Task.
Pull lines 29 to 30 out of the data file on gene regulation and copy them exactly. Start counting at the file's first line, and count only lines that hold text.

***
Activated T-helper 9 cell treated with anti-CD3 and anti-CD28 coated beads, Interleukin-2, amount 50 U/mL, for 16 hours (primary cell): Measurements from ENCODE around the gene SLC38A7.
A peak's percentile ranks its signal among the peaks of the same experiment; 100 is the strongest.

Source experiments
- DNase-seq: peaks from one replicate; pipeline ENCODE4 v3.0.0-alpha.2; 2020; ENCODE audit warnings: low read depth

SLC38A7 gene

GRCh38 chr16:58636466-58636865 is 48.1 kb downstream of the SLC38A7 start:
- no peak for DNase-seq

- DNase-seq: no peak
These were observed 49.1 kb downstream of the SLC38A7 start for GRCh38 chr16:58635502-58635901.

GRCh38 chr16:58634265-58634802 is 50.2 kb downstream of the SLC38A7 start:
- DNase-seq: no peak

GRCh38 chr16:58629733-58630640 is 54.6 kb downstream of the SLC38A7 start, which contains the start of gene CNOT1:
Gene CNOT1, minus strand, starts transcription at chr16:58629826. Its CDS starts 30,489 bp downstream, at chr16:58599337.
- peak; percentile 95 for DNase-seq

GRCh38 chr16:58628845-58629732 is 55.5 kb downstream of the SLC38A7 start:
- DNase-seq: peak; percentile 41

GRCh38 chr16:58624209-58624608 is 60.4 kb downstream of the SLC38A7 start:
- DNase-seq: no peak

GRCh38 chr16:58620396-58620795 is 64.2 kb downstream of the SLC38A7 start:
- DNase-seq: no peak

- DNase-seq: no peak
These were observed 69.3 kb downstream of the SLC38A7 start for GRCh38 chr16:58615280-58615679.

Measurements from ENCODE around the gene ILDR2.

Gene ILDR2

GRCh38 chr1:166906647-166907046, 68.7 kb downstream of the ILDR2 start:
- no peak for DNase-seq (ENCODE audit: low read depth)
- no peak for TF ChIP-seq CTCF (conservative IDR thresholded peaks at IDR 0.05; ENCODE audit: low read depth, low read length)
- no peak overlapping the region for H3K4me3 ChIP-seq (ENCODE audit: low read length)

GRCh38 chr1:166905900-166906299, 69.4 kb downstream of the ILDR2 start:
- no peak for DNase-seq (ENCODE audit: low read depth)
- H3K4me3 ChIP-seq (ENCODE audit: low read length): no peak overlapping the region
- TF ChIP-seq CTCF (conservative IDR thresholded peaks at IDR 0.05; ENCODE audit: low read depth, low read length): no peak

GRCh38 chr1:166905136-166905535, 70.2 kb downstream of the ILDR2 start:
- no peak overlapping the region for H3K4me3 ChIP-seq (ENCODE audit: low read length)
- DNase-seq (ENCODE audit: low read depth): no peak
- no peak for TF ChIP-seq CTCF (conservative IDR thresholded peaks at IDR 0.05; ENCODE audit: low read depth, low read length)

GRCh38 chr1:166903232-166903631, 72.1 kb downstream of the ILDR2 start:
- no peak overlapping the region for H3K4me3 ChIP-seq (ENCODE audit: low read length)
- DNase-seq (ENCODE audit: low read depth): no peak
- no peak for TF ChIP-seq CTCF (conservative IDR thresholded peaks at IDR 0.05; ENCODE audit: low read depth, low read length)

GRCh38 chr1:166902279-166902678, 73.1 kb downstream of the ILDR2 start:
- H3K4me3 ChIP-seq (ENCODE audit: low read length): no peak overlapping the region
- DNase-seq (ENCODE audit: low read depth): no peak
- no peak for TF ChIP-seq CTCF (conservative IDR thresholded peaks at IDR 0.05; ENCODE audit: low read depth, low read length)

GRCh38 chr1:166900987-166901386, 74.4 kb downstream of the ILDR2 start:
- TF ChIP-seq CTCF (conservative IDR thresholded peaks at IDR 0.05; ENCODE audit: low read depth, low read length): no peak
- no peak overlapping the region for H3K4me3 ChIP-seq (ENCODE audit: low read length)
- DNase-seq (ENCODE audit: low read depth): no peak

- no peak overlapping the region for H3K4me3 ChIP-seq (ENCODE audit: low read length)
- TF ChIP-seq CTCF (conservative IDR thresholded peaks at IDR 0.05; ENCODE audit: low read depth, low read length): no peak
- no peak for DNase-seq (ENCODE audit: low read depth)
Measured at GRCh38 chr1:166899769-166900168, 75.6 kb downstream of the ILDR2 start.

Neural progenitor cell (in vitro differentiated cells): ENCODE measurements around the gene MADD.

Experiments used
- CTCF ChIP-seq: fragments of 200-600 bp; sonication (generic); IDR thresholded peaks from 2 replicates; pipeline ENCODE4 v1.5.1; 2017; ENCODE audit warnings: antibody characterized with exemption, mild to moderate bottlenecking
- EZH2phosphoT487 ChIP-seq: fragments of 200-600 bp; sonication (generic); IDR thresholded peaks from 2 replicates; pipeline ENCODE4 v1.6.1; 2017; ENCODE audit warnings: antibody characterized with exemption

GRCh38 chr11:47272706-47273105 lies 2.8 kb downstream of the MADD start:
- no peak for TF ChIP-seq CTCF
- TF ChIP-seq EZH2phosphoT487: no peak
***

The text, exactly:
GRCh38 chr1:166905900-166906299, 69.4 kb downstream of the ILDR2 start:
- no peak for DNase-seq (ENCODE audit: low read depth)